Written by Sarah Bradley
Theatre practitioners often joke that week three of a rehearsal process is called ‘the crisis week’ because we suddenly become very aware of just how much there is left to do and how little time there is to do it in. I am happy to report that this was not the case in our week three. We have had a fantastic time blocking the last few scenes of the play and experimenting with chorus work and sound.
One of the huge challenges in staging King Lear is creating the infamous ‘storm on the heath’ scenes. After King Lear is rejected by his daughters, Goneril and Regan, he is forced to brave the elements and walk for miles with his fool over a barren heath. The script suggests ‘tis a wild night’ with torrential rain, thunder and lighting. Over the years many productions have faced this challenge in various ways; from detailed sound designs, to rain machines on stage. As a director, it is probably one of the most exciting challenges as it creates an opportunity to be theatrically creative.
In rehearsals this week, we began to look at how our company would tackle this challenge. Dave Price, our Sound Designer, began to explore how we could use music to represent the storm. A sound designer is the artist responsible for choosing, creating, acquiring and manipulating all the sound, music and audio elements within a production. This week he asked the actors to sing some folk music which related to weather. He played with the musics tempo in an effort to create a storm-like atmosphere. He also explored the use of four-part harmonies and cannons within the music to create drama and tension.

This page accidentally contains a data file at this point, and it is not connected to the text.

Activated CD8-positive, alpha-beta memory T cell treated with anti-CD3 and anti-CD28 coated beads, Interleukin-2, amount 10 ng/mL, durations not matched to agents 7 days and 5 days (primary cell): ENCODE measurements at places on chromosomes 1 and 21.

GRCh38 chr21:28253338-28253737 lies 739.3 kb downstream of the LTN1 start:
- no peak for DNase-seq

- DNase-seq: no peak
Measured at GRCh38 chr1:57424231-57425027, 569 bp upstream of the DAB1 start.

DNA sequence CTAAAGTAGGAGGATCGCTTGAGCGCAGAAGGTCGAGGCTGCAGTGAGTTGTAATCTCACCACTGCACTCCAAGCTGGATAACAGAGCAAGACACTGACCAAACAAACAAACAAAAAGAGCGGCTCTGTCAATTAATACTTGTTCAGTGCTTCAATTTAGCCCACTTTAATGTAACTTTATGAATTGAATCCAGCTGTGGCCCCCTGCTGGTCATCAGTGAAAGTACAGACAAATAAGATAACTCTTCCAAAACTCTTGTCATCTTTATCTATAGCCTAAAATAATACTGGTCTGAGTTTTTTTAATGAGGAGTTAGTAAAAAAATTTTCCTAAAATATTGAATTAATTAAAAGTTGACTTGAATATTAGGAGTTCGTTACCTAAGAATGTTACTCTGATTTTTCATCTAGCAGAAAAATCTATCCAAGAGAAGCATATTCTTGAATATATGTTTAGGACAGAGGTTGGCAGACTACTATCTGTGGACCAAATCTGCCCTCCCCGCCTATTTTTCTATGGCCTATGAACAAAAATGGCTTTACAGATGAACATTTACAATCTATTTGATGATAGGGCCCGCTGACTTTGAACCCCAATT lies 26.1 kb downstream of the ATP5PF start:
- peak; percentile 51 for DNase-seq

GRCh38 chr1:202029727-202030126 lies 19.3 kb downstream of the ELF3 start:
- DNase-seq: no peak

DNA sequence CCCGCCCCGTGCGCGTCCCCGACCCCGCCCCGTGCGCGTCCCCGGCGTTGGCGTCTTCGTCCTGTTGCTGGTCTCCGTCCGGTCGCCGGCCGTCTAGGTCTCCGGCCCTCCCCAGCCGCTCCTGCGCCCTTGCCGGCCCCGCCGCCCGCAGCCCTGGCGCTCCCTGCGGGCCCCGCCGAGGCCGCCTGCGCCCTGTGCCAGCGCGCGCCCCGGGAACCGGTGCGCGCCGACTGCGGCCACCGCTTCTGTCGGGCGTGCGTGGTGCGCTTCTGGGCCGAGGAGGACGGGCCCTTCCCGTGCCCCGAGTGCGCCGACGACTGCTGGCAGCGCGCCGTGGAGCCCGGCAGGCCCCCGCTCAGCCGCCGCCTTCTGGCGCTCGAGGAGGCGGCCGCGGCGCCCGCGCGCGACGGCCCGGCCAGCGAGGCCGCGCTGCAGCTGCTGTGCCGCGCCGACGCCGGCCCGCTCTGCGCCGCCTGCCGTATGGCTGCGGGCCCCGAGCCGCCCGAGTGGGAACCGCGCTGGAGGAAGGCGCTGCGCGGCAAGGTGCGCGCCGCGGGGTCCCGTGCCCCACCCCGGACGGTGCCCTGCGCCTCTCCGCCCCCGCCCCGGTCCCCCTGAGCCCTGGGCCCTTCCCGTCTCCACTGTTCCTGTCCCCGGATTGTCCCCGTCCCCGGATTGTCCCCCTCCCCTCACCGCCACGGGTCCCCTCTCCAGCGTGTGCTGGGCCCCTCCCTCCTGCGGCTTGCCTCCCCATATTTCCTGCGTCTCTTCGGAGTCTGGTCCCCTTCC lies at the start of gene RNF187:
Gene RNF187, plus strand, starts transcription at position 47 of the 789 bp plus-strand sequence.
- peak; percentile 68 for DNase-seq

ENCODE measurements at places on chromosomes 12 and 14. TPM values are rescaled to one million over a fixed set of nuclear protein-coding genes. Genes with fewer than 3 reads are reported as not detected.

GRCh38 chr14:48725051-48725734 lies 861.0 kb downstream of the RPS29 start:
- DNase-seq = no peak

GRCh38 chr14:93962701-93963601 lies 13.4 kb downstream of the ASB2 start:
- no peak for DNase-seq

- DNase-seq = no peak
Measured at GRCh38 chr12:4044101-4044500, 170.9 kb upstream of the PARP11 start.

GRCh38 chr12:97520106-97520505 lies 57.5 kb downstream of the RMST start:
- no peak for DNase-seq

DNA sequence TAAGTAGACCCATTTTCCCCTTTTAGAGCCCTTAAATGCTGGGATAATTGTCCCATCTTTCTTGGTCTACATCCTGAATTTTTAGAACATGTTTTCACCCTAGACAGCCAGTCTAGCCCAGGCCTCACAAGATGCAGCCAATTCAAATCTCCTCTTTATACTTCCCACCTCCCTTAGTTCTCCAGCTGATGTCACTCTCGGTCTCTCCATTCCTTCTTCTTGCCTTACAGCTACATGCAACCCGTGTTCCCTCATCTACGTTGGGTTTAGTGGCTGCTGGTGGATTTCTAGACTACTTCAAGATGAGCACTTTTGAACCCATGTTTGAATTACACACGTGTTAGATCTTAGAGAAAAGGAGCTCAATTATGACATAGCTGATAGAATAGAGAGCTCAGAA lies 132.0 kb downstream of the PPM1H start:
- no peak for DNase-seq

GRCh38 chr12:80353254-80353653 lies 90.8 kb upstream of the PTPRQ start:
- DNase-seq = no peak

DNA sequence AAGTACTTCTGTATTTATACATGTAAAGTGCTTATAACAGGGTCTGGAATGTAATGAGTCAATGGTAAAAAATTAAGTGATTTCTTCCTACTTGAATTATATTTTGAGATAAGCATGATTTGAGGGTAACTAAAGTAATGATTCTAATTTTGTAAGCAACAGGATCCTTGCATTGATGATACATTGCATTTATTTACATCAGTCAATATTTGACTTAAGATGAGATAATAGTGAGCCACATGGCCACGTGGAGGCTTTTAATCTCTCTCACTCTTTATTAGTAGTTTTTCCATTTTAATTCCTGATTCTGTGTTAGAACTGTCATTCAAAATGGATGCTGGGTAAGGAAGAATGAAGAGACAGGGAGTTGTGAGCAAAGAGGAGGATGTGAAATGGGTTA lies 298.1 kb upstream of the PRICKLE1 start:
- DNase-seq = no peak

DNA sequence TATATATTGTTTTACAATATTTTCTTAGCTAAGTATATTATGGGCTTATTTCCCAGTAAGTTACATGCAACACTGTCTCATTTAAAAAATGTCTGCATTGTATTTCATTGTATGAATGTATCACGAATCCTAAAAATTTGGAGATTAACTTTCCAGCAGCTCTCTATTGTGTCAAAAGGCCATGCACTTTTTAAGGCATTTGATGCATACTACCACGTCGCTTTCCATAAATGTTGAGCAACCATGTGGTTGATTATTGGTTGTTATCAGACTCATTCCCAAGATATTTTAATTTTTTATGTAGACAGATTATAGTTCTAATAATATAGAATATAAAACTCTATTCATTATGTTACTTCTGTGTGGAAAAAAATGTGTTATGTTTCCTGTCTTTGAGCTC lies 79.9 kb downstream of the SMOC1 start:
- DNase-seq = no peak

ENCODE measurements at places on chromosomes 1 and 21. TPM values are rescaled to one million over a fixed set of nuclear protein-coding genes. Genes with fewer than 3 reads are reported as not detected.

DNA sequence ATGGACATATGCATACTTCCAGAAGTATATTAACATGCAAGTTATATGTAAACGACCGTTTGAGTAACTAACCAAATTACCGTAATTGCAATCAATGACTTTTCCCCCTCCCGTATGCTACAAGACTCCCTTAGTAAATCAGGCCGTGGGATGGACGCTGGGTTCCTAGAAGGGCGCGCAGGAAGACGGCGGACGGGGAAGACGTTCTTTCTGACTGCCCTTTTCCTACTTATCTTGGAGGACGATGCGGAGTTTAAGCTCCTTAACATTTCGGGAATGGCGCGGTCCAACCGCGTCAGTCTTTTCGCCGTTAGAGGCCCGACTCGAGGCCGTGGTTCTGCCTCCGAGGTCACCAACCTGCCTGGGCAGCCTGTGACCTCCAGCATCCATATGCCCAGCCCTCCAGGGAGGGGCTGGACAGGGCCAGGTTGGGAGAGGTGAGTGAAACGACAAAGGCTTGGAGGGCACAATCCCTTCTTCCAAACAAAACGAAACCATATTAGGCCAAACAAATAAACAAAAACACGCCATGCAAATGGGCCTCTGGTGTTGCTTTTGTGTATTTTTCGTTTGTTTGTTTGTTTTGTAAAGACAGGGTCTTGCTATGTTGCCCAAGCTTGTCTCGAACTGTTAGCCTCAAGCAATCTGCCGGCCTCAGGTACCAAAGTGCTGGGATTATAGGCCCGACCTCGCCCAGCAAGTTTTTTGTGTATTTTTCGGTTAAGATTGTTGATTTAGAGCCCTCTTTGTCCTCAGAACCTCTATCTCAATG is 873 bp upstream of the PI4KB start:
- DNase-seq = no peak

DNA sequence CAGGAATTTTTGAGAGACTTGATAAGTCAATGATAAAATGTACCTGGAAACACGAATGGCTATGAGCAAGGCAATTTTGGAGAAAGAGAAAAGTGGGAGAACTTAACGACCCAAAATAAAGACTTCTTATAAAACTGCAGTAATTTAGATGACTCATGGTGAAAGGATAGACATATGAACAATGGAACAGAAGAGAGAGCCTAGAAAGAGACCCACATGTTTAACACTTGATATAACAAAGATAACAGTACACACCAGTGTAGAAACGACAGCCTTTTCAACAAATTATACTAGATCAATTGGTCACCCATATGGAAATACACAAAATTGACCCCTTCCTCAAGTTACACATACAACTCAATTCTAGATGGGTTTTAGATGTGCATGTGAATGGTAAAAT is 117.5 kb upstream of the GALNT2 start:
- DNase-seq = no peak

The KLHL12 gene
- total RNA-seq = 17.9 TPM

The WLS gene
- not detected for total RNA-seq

Whilst experimenting with musical sound, we also got an opportunity to test out the Theatre’s wind and rain machines – which are so old we can’t exactly pinpoint the date in which they were made.
Consisting of very heavy wood and material, they both create a terrific sound of wind and rain. Acting almost like musical instruments they are easily manipulated to create different intensities of weather.
Finally, there was huge excitement this week as Tom and our Design Team also got an opportunity to test out Bristol Old Vic’s famous thunder run. The thunder run is a piece of 18th century sound technology which creates the sound effect of thunder. Heavy balls are rolled along wooden channels that are hidden above the auditorium’s ceiling. As the balls roll, they shake and reverberate around the theatre – making the loud thunder like sound. It is a real honour to use such historical technology within our production and it is exhilarating to embrace the theatre’s history and marry its past with our present.
Between the music, the wind and rain machines and the thunder run, I really believe we will make the heavens pour on the Bristol Old Vic Stage.
Sarah is one of the Assistant Directors of King Lear from Bristol Old Vic Theatre School, working alongside Bristol Old Vic’s Tom Morris.
Rehearsal photography by Simon Annand